So now the wind: it came down on all that exposed and crippled land; scooped up hundreds of millions of tons of it as dust, then boiled it all up into choking clouds that rolled across entire states and at least twice--in May 1934 and March 1935--sailed so high into the jet stream that airborne earth from the Great Plains darkened eastern cities in the daytime and dusted the decks of transatlantic liners. However dramatic, the jet stream storms of 1934 and 1935 gave the East the barest taste of what had become a commonplace misery in the plains states. On March 15, 1935, after portions of Texas, Oklahoma, and Kansas already had experienced two weeks of intermittent dust storms, a big one swept down from southeastern Colorado and for the next several days shut much of Kansas down in a gloom of dust. That storm had no sooner abated when another piled across the southern plains from Oklahoma on March 24, this one destroying half the wheat crop in Kansas before sweeping up into Nebraska and killing virtually all of that state's wheat. Then came the sudden "black blizzard" of April 14, which concentrated most of its terrific energy in Kansas, stranding hundreds of travelers, burying and killing one child, and lasting so long that its gale-force winds (in some storms they reached 60 or 70 miles an hour) and light-obliterating dust inspired apocalyptic terror among many, particularly when they were accompanied by a drop in temperatures of nearly 50 degrees in a matter of hours. "This is ultimate darkness," one victim wrote in a daily log. "So must come the end of the world."
Severely eroded land, Coronado National Forest, Arizona.
"By the middle of last August," the October
1934 issue of Fortune declared, "a good third of our part of the
continent was one wide crisp. The great map in the Washington office of Relief
Administrator Harry Hopkins showed 1,400 counties in twenty-two states, of which
1,100 were counted as harmed beyond all help."
"I have been so moved by the distressing effects of a widespread drouth," President Franklin D. Roosevelt remarked in a speech delivered while on a cross-country train tour in August 1934, "and at the same time so strengthened in my belief that science and cooperation can do much from now on to undo the mistakes that men have made in the past and to aid the good forces of nature and the good impulses of men instead of fighting against them."
Generally speaking, the New Dealers would discover that it proved easier to harness the tools of science to aid the good forces of nature than to invoke the spirit of cooperation and build on the good impulses of human beings--whom Roosevelt and his people would find (then as always) maddeningly unpredictable and not easily squeezed into sociopolitical molds. Take the western cattle industry. For more than sixty years, cattlemen and the politicians who serviced their needs and parroted their philosophies had resisted any sort of federal control over what could and could not be done on the public grazing lands of the West, save for those laws--such as the Desert Land Act of 1877, the Enlarged Homestead Act of 1909, or the Stock Raising Homestead Act of 1914--that either had been designed to service the cattle industry's desires or could be manipulated easily to its advantage. Armed with protestations of "frontier independence," however conditional, and driven by the fear, however exaggerated, that government action might seriously weaken its hegemony, the cattle industry at first refused to have anything to do with the New Deal's relief programs. But not for long.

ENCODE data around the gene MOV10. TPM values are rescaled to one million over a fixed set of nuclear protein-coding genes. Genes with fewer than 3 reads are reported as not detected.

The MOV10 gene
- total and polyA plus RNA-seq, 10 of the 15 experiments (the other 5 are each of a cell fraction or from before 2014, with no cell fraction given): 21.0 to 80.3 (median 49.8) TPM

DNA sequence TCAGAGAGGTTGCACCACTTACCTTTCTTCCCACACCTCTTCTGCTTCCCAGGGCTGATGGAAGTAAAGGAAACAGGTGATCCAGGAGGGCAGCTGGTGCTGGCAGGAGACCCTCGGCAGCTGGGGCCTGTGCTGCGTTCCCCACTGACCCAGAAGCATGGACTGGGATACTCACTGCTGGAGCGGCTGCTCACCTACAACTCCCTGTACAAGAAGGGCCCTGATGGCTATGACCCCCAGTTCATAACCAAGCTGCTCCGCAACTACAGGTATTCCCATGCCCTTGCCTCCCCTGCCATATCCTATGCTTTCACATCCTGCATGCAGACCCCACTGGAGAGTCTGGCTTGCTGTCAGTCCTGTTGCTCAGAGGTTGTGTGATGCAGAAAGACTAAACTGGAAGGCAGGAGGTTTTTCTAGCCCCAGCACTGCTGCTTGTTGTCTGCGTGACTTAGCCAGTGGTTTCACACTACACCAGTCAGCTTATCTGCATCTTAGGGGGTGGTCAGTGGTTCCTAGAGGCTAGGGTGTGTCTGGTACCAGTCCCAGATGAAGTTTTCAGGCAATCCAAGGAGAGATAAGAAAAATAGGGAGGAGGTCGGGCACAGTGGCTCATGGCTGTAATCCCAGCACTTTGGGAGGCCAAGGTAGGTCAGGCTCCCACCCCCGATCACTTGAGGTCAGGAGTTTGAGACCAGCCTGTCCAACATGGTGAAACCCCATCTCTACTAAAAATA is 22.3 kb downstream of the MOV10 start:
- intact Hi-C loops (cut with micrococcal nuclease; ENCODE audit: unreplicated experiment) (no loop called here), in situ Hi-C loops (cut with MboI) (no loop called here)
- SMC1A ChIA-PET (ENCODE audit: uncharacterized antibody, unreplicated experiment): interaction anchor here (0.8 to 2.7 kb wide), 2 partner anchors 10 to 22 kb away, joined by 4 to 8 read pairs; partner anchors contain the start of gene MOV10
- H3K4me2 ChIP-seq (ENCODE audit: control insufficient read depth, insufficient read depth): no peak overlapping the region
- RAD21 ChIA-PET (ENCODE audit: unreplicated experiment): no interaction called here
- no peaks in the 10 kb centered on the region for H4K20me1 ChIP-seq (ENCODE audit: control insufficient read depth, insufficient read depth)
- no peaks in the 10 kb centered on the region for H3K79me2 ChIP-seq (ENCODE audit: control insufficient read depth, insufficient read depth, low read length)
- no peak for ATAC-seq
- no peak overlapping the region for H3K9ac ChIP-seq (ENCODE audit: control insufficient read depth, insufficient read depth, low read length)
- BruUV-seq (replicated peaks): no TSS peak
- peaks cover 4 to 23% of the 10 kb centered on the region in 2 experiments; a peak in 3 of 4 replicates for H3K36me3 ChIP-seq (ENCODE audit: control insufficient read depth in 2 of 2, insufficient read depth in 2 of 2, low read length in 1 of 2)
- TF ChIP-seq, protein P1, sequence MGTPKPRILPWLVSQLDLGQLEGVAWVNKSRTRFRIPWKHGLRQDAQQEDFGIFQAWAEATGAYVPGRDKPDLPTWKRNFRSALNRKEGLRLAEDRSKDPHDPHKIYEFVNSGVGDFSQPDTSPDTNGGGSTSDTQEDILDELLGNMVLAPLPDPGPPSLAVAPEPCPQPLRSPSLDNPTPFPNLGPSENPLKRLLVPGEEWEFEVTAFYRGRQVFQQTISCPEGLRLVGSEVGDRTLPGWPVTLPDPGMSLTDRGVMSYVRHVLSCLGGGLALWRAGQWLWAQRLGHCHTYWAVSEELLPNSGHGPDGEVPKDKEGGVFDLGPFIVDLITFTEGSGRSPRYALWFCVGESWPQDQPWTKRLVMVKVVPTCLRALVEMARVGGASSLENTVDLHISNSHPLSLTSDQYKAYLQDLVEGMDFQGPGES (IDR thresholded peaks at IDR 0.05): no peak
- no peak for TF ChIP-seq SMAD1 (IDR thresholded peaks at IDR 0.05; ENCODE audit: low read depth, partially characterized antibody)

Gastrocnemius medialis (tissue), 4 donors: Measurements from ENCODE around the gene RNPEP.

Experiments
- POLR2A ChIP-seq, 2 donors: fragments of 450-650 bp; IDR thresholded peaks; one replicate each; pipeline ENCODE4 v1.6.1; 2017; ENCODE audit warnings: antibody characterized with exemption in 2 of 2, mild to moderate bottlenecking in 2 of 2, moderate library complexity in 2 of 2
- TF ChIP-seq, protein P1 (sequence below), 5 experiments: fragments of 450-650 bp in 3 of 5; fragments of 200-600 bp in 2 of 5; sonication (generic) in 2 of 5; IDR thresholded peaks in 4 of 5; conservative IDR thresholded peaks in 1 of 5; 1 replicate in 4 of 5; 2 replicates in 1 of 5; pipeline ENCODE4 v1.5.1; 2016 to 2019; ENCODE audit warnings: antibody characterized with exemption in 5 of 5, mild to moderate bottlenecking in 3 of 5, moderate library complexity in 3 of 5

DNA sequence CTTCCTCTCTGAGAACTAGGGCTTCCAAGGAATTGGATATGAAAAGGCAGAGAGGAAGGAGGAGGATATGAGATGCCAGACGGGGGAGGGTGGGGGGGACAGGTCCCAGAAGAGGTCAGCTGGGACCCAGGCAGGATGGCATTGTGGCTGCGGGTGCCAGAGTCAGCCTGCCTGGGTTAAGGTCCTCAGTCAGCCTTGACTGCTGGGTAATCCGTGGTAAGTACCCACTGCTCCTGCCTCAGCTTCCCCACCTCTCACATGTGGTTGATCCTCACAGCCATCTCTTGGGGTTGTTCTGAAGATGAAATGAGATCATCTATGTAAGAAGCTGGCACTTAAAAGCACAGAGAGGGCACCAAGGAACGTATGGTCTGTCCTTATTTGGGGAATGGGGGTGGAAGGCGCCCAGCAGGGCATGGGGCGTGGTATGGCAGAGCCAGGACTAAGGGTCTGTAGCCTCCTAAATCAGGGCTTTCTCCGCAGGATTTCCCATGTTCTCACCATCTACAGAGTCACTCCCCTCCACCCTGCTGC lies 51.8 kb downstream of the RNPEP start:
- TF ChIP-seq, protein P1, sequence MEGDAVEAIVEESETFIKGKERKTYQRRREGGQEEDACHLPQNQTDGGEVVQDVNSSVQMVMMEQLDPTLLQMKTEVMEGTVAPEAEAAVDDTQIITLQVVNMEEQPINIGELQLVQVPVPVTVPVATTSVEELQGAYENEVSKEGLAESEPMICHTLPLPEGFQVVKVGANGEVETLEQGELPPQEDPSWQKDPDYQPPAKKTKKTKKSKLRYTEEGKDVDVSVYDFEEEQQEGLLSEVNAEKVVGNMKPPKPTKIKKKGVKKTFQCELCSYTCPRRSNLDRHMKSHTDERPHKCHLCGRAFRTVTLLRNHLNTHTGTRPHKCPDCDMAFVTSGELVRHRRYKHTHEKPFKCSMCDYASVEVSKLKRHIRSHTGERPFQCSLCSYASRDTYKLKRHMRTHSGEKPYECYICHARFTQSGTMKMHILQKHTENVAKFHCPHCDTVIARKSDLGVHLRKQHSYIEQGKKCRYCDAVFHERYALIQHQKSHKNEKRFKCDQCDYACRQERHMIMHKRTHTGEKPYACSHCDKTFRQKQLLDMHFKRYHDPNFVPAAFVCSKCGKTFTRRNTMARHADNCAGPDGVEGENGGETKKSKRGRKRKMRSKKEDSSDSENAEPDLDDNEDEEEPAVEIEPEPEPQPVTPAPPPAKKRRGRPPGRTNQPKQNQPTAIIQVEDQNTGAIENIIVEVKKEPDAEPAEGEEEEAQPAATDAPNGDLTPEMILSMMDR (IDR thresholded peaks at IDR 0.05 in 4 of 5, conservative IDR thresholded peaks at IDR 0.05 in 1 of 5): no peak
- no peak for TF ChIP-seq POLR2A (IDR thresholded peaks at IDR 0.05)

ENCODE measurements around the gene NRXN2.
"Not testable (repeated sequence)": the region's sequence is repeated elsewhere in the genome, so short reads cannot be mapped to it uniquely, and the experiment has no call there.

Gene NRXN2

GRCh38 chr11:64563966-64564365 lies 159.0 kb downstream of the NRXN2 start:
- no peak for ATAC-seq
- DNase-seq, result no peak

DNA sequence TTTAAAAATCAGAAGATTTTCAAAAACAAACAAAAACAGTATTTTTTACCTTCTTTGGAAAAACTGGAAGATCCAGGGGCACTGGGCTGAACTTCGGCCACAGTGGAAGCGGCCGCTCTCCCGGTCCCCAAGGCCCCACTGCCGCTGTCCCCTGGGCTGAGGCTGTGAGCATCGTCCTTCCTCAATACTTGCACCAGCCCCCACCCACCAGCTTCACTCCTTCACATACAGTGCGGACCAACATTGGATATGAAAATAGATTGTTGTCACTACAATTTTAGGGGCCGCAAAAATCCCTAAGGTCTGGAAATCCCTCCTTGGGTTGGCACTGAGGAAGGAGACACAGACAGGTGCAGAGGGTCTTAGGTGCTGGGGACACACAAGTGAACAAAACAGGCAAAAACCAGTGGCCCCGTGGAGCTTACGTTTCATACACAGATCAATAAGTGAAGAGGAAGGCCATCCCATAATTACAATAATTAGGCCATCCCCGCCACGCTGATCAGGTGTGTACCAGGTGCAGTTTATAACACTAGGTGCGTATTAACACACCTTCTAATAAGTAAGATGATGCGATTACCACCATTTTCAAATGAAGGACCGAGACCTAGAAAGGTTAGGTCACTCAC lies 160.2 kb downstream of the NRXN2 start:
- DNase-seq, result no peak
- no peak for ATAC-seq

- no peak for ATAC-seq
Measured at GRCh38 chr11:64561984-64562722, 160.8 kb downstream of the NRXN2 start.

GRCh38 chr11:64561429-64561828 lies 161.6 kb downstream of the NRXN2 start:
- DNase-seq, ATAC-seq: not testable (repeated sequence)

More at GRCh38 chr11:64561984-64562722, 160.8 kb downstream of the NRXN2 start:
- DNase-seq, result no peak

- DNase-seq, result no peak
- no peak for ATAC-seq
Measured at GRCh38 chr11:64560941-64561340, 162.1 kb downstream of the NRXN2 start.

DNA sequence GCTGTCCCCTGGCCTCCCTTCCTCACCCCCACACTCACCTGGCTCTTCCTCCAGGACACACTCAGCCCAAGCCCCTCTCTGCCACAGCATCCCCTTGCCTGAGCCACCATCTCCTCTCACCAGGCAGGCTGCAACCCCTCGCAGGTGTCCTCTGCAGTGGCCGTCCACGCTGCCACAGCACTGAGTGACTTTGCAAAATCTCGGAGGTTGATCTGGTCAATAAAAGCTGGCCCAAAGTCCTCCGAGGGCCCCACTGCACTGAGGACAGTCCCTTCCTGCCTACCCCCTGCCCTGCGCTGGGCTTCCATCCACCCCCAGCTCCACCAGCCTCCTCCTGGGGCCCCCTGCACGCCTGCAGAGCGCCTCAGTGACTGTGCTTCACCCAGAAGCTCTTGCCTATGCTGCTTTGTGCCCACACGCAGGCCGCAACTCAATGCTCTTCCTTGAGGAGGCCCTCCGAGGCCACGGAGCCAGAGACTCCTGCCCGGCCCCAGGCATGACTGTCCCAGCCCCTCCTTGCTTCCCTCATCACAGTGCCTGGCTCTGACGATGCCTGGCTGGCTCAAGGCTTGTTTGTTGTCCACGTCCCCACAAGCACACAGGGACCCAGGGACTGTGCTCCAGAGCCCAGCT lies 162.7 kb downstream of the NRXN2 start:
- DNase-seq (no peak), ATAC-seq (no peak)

More than half the public grasslands of the West were overgrazed and eroded by the end of 1933. Further, it was becoming clear that the rapidly spreading drought was going to inflict terrible losses on cattle from the Mississippi River Valley to the Rocky Mountains, and as far west as Arizona. There was, the Department of Agriculture estimated, a surplus of anywhere from 8 to 10 million head of cattle alone, and by December 1933 the industry was ready to adjust its position with regard to government help. "Traditionally independent though he be, whether he likes it or not," warned F. E. Mollin, secretary of the American National Livestock Association, "the cattleman today is very much in the 'new deal,' entirely unable to cope single-handedly."